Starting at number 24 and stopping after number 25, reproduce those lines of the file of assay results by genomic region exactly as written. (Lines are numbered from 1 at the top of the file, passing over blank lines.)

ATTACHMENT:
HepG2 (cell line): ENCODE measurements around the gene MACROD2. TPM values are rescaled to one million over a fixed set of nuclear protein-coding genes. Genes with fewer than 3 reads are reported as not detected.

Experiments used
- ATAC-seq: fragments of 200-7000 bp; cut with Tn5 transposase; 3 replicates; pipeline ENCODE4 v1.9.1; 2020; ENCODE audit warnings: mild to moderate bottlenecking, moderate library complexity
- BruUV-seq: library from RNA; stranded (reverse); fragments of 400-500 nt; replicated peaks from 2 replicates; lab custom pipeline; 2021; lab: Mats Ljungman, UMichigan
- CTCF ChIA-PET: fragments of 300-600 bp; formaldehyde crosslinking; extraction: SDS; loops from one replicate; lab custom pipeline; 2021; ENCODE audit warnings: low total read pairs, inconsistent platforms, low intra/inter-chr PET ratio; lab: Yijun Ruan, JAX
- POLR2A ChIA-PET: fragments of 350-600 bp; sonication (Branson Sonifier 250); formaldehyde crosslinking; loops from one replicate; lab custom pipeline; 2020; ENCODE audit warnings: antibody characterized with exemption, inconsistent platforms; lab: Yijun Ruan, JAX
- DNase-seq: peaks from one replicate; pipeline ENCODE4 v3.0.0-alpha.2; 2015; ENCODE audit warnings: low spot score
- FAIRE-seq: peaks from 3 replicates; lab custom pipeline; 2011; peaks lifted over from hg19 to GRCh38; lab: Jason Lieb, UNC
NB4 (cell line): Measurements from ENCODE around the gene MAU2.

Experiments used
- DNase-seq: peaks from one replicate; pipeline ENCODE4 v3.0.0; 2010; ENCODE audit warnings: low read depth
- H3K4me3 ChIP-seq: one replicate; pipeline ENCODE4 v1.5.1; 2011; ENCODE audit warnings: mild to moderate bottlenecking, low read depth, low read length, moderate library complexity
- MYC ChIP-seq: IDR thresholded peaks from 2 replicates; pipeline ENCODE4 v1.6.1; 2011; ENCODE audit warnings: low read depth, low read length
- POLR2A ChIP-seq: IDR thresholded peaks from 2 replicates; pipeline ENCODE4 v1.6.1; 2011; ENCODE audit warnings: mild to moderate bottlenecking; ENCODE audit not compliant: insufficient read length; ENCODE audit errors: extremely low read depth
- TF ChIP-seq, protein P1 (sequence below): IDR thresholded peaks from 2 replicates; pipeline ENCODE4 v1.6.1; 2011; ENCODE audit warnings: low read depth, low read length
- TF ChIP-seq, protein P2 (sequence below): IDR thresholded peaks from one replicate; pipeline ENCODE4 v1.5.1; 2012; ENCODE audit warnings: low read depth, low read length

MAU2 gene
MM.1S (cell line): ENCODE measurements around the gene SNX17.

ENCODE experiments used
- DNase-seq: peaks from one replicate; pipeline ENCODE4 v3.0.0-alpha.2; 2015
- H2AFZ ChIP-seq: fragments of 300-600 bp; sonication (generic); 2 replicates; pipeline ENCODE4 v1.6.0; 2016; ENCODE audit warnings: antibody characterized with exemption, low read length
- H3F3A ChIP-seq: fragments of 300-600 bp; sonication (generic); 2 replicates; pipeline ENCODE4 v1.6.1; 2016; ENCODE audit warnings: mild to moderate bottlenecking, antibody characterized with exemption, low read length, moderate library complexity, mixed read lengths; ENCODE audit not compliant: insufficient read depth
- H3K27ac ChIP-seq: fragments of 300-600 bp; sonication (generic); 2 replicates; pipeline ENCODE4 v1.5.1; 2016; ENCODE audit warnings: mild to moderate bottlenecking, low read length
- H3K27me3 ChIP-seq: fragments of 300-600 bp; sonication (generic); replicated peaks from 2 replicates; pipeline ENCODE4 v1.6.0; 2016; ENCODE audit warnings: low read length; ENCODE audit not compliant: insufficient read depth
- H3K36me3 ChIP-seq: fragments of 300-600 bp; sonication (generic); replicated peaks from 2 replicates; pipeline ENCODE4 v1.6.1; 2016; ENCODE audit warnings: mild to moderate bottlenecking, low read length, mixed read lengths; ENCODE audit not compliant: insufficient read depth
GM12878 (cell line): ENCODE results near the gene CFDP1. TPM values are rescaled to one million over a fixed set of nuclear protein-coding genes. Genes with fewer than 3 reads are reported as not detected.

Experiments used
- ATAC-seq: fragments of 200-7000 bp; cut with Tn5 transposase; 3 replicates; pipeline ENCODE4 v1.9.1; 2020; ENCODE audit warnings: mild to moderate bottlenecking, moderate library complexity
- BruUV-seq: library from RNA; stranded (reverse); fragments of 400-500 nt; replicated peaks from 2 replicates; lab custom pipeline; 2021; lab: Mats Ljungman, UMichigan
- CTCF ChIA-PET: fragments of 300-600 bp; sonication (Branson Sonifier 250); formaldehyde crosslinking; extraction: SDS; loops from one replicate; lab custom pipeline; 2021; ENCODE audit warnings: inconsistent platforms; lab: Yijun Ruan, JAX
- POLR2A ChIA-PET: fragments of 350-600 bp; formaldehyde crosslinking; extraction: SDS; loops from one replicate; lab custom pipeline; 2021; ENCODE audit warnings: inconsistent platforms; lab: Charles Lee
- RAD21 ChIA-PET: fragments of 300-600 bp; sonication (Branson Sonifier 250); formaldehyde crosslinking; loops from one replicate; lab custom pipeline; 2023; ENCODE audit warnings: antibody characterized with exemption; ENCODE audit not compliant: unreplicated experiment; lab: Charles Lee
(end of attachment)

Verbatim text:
- H3K27me3 ChIP-seq: fragments of 300-600 bp; sonication (generic); replicated peaks from 2 replicates; pipeline ENCODE4 v1.6.0; 2016; ENCODE audit warnings: low read length; ENCODE audit not compliant: insufficient read depth
- H3K36me3 ChIP-seq: fragments of 300-600 bp; sonication (generic); replicated peaks from 2 replicates; pipeline ENCODE4 v1.6.1; 2016; ENCODE audit warnings: mild to moderate bottlenecking, low read length, mixed read lengths; ENCODE audit not compliant: insufficient read depth